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Viscosity is a property of a fluid that characterises its perceived "thickness" or resistance to pouring. It describes a fluid's internal resistance to flow and may be thought of as a measure of fluid friction. Thus, methanol is "thin", having a low viscosity, while vegetable oil is "thick" having a high viscosity.

Table of contents
1 Newton's theory
2 Measurement of viscosity
3 Molecular origins
4 Viscosity of some common materials
5 Can solids have a viscosity?
6 Eddy viscosity
7 Fluidity
8 Etymology
9 Bibliography

Newton's theory

When a shear stress is applied to a solid body, the body deforms until the deformation results in an opposing force to balance that applied, an equilibrium. However, when a shear stress is applied to a fluid, such as a wind blowing over the surface of the ocean, the fluid flows, and continues to flow while the stress is applied. When the stress is removed, in general, the flow decays due to internal dissipation of energy. The "thicker" the fluid, the greater its resistance to shear stress and the more rapid the decay of its flow.

In general, in any flow, layers move at different velocities and the fluid's "thickness" arises from the shear stress between the layers that ultimately opposes any applied force.

Isaac Newton postulated that, for straight, parallel and uniform flow, the shear stress, τ, between layers is proportional to the velocity gradient, ∂u/∂y, in the direction perpendicular to the layers, in other words, the relative motion of the layers.


Here, the constant μ is known as the coefficient of viscosity, viscosity or dynamic viscosity. Many fluids, such as water and most gases, satisfy Newton's criterion and are known as Newtonian fluids. Non-Newtonian fluids exhibit a more complicated relationship between shear stress and velocity gradient than simple linearity.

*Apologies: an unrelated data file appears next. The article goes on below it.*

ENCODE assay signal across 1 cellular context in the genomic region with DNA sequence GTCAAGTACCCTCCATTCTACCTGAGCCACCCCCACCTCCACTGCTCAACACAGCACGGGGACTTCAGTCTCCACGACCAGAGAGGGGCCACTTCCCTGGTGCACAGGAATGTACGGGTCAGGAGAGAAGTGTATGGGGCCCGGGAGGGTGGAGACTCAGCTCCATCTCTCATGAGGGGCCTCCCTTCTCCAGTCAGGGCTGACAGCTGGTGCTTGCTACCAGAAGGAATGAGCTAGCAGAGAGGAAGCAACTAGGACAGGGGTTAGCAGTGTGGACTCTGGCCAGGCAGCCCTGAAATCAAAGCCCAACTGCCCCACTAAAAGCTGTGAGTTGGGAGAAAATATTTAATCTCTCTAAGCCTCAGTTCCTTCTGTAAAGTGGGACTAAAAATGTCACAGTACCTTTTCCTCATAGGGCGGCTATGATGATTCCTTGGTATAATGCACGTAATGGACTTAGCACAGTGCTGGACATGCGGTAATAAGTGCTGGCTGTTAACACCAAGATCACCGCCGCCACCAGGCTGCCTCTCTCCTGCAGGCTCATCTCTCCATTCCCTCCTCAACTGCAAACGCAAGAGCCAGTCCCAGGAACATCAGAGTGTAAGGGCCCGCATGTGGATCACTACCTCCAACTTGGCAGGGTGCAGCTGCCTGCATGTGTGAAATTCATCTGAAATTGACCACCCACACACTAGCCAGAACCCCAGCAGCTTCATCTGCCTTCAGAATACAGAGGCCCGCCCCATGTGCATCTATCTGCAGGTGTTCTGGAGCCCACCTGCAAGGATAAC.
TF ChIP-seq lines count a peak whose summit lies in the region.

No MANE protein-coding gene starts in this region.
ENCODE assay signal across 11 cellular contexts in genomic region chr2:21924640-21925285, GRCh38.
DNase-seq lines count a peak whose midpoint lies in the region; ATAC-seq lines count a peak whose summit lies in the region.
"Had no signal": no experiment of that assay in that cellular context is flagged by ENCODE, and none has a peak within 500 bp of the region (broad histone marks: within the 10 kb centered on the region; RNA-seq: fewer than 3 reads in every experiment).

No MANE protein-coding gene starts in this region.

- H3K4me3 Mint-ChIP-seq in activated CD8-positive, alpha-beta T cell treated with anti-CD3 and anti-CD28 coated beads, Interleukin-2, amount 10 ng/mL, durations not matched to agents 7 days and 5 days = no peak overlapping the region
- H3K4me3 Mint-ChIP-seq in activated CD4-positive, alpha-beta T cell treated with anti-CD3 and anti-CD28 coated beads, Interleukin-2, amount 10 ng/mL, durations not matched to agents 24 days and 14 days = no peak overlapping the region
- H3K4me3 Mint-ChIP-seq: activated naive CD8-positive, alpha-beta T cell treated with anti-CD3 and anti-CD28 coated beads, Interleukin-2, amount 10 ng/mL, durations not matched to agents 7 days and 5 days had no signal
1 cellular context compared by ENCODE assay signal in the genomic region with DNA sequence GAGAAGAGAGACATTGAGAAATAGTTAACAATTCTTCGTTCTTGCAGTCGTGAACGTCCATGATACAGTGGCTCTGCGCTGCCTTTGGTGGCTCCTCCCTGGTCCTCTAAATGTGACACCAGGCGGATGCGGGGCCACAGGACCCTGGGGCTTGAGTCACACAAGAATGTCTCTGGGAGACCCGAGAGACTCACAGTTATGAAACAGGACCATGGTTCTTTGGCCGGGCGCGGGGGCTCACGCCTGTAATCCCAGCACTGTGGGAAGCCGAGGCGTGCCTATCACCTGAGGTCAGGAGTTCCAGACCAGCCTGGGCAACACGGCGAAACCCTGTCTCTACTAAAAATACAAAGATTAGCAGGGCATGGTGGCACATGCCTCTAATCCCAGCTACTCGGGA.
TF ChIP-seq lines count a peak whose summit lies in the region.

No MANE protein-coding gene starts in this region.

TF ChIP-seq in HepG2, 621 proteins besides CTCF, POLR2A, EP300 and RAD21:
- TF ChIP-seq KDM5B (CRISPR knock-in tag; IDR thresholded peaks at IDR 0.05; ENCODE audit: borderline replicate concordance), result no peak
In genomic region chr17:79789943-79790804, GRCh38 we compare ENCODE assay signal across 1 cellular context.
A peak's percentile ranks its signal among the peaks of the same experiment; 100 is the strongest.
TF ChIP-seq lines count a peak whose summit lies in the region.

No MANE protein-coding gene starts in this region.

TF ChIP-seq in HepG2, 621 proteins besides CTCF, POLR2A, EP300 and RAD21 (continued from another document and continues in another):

In many situations, we are concerned with the ratio of the viscous force to the inertial force, the latter characterised by the fluid density ρ. This ratio is characterised by the kinematic viscosity:


James Clerk Maxwell called viscosity fugitive elasticity because of the analogy that, elastic deformation opposes shear stress in solids, while in viscous fluids, shear stress is opposed by rate of deformation.

Viscosity is the principle means by which energy is dissipated in fluid motion, typically as heat.

Measurement of viscosity

Viscosity is measured with various types of viscometer, typically at 25C (standard state).


Dynamic viscosity

The SI physical unit of dynamic viscosity is the Pascal-second (Pa·s), which is identical to 1 Ns/m2 or 1 kg/ms). In France there have been some attempts to establish the poiseuille (Pl) as a name for the Pa·s but without international success. Care must be taken in not confusing the poiseuille with the poise!

The cgs physical unit for dynamic viscosity is the poise (P) named after Jean Louis Marie Poiseuille. It is more commonly expressed, particularly in ASTM standards, as centipoise (cP).

1 poise = 100 centipoise = 1 g/cms = 0.1 Pa·s.

Kinematic viscosity

The SI physical unit of kinematic viscosity is the (m2/s). The cgs physical unit for kinematic viscosity is the stokes (abbreviated S or St), named after George Gabriel Stokes . It is sometimes expressed in terms of centistokes (cS). US usage is the stoke.